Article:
Egyptian, Classical, Ancient Near Eastern Art
The ideal votive animal mummy, as shown in the X-ray here, contains one animal wrapped in the linen package. Yet without an X-ray or CT scan, it is impossible to know whether an additional animal, or no animal at all, was included in the wrappings.
Egyptians of the first millennium b.c.e. believed that they could appeal to the god Thoth to intercede in human affairs. Ibis mummies allowed such a petitioner to send a message to the god.
Animal remains (Glossy Ibis - Plegadis falcinellus or an African Sacred Ibis - Threskiornis aethiopicus), linen, pigment
Dynasty 27, or later
Late Period to Ptolemaic Period
4 3/4 x 2 3/4 x 11 1/4 in. (12.1 x 7 x 28.6 cm) (show scale)
This item is not on view
Brooklyn Museum Collection
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Egyptian. Ibis Mummy, 400-110 B.C.E. Animal remains (Glossy Ibis - Plegadis falcinellus or an African Sacred Ibis - Threskiornis aethiopicus), linen, pigment, 4 3/4 x 2 3/4 x 11 1/4 in. (12.1 x 7 x 28.6 cm). Brooklyn Museum, Brooklyn Museum Collection, X1179.4. Creative Commons-BY (Photo: Brooklyn Museum, X1179.4_top_PS2.jpg)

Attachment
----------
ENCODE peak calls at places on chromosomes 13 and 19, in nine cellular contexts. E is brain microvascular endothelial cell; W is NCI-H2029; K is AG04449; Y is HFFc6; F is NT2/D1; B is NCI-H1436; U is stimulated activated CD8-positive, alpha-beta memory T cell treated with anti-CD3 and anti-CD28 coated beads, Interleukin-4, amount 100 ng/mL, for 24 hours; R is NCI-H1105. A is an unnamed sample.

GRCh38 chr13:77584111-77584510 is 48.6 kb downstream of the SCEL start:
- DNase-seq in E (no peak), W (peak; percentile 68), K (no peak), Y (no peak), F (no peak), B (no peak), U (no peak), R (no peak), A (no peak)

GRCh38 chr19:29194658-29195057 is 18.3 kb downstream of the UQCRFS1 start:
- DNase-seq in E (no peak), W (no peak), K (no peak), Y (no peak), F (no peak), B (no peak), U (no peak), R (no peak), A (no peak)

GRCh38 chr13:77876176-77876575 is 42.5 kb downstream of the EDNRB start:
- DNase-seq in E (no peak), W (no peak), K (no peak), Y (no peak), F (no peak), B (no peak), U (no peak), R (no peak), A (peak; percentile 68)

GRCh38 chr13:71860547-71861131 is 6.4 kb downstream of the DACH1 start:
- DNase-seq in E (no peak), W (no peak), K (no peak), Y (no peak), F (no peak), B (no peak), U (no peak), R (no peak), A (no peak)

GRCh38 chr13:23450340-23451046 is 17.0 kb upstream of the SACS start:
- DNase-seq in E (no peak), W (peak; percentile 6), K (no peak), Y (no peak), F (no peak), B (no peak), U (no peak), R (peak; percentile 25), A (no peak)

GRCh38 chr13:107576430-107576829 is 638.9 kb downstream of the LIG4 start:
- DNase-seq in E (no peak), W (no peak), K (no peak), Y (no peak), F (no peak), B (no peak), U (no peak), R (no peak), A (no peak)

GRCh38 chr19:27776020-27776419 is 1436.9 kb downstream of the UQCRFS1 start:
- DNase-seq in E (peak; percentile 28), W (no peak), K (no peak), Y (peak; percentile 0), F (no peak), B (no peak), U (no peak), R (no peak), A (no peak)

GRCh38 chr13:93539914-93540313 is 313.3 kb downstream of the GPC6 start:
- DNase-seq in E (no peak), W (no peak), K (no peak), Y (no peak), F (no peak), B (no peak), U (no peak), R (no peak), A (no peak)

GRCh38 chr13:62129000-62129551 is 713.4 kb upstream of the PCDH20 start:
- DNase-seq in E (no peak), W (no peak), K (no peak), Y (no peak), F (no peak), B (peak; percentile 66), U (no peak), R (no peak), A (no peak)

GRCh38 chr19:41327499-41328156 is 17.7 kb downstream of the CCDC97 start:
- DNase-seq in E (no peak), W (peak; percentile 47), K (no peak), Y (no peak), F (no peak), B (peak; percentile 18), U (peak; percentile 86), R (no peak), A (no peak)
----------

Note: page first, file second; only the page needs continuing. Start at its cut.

top, X1179.4_top_PS2.jpg. Brooklyn Museum photograph, 2008
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The object is a mummified ibis, wrapped in linens, into a singular triangular-like shape. The front surface is decorated with linens folded and placed in a way to form a geometric pattern. Darker linens also form a decorative triangle pattern. At least two different linens were used; one being a finer weave, and the other more coarse. The dark linen is also a more coarse weave. On the underside, the ends of linen are secured with a dark colored resin.
The mummy is in poor and unstable condition. The dark brown linens are more deteriorated than the natural linen. It is missing in some areas, and the remaining material is split and powdery. The natural linens are in fair condition, though there are some tears throughout.
There appears to be a complete ibis within the linens. A beak, neck, torso, legs and wings are all visible. It appears to be laid out in the typical manner for ibis mummies; the neck has been doubled back onto the body, the wings and legs have been bent up against the body.
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